Robin Oakley

On the money | 22 June 2016

A racing right has been agreed in principle but there has been an ominous silence ever since

Forced to depart Ascot earlier than usual to fulfil a cruise lecture booking on the fjords, I hadn’t reckoned with June in Norway. It turned out to require anoraks and sweaters rather than shorts and suntan oil, although Mrs Oakley and I were better prepared than one lady passenger: having travelled without a scarf, she confessed that it was indeed her deftly folded nightie she had wrapped around her neck for warmth. At least a bit of book-signing went without a hitch, better than the time a young lady asked me to write ‘To Bubbles with love and kisses’ and then, when asked to pay for the signed volume, demurred, saying that she thought the books came free with the talk. One purchaser this time, though, did focus my mind on the question of the moment by asking me to explain how racing is financed — an increasingly sore point.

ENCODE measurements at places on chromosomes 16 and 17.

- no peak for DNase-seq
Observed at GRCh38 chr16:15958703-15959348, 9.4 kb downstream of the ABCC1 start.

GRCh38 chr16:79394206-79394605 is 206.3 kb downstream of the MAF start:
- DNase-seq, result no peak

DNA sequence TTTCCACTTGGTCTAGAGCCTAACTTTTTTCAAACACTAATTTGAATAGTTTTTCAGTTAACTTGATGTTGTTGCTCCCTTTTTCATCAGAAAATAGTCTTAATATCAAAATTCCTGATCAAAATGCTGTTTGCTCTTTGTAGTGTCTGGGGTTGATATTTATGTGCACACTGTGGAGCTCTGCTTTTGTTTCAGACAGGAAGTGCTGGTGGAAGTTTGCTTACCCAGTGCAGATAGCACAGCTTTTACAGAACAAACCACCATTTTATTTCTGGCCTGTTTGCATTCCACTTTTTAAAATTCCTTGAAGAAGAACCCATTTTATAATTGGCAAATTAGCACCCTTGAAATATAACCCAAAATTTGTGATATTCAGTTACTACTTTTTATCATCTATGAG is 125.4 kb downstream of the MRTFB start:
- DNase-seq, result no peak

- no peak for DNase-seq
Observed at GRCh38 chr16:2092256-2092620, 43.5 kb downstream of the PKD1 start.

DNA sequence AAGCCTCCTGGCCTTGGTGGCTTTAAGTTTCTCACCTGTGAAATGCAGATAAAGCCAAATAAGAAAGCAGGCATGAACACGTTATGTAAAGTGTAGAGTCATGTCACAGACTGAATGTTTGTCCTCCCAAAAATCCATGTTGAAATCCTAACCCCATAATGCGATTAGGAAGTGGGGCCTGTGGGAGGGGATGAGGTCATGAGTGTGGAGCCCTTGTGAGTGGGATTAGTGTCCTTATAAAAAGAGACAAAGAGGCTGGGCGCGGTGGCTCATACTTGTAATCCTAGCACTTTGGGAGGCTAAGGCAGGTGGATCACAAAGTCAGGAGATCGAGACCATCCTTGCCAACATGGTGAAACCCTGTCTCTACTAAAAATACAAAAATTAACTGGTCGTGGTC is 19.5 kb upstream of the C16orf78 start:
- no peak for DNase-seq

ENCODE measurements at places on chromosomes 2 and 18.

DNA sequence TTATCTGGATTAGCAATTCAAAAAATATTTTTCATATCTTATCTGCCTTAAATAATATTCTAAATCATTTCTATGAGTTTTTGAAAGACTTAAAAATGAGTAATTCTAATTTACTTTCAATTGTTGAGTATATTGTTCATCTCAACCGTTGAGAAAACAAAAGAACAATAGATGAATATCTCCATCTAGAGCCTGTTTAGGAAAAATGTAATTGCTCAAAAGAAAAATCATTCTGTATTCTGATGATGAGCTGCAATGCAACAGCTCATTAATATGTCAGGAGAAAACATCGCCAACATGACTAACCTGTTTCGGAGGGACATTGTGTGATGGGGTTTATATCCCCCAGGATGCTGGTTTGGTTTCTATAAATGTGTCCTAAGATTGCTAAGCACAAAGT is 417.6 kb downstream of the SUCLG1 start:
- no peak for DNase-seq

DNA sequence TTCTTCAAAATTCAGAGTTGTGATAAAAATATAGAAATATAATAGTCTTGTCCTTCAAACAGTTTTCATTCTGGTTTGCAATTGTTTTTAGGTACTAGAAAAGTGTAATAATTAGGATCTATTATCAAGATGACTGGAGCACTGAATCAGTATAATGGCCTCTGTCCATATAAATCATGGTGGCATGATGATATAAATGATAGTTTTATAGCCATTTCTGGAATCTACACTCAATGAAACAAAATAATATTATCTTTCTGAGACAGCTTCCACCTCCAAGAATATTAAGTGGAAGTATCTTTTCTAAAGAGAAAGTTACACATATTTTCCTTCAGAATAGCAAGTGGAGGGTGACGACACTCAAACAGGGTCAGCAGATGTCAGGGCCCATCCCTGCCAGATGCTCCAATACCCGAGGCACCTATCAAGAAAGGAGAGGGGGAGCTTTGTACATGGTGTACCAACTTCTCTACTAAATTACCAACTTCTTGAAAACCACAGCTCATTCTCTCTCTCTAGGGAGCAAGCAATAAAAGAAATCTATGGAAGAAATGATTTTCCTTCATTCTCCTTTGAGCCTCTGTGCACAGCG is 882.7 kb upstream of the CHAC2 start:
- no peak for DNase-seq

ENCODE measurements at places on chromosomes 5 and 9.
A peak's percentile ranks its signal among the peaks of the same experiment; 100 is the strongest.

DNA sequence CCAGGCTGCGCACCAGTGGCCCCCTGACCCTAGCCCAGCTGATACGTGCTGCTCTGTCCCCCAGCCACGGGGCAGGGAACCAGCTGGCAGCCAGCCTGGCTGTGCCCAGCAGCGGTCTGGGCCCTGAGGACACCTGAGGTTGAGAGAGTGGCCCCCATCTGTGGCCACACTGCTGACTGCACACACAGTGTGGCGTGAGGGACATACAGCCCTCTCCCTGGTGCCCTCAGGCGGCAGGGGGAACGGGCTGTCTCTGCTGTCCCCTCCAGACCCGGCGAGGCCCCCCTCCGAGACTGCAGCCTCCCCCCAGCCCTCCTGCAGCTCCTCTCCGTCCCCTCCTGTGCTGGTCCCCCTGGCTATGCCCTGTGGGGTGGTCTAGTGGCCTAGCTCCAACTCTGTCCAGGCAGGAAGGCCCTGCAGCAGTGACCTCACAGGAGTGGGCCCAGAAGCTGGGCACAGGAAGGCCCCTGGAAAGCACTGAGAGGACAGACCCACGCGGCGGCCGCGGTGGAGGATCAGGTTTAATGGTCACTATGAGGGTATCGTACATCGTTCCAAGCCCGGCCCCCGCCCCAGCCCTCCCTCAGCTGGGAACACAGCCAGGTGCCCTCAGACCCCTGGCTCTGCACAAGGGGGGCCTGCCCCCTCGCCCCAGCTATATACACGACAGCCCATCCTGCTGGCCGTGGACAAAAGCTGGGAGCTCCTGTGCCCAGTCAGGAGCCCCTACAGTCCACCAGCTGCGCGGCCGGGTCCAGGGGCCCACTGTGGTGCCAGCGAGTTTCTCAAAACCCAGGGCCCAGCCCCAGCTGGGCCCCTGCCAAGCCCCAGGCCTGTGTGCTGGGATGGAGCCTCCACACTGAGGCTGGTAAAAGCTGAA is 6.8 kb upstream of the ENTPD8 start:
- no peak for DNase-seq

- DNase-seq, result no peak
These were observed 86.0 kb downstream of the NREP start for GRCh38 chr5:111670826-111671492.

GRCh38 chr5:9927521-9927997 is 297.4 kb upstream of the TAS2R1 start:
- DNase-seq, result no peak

Back in the 1960s, we could have had a Tote monopoly like that which not only richly finances a lushly produced sport in Hong Kong but pays most of the territory’s social-security bill as well, and which in France ensures that owners achieve a much better return on the resources they inject into the sport. Instead the Conservative government, with Rab Butler as home secretary, legalised betting shops while fulfilling Butler’s stipulation that ‘someone leaving a betting shop should feel like they are leaving a brothel’. With the legislation insisting that there should be ‘no television, radio, music, dancing or refreshments on the premises’, betting shops were miserable places until a relaxation in the law in 1986. Nevertheless, more than 10,000 applications to open one were rapidly filed. Although taking bets had previously been illegal, preference was given to those who could prove that they had been doing so for more than a year, and local licensing committees were generous: one permit was granted to a man with previous convictions for theft, assaulting the police and eight counts of welshing, not to mention selling nylon stockings without clothing coupons.

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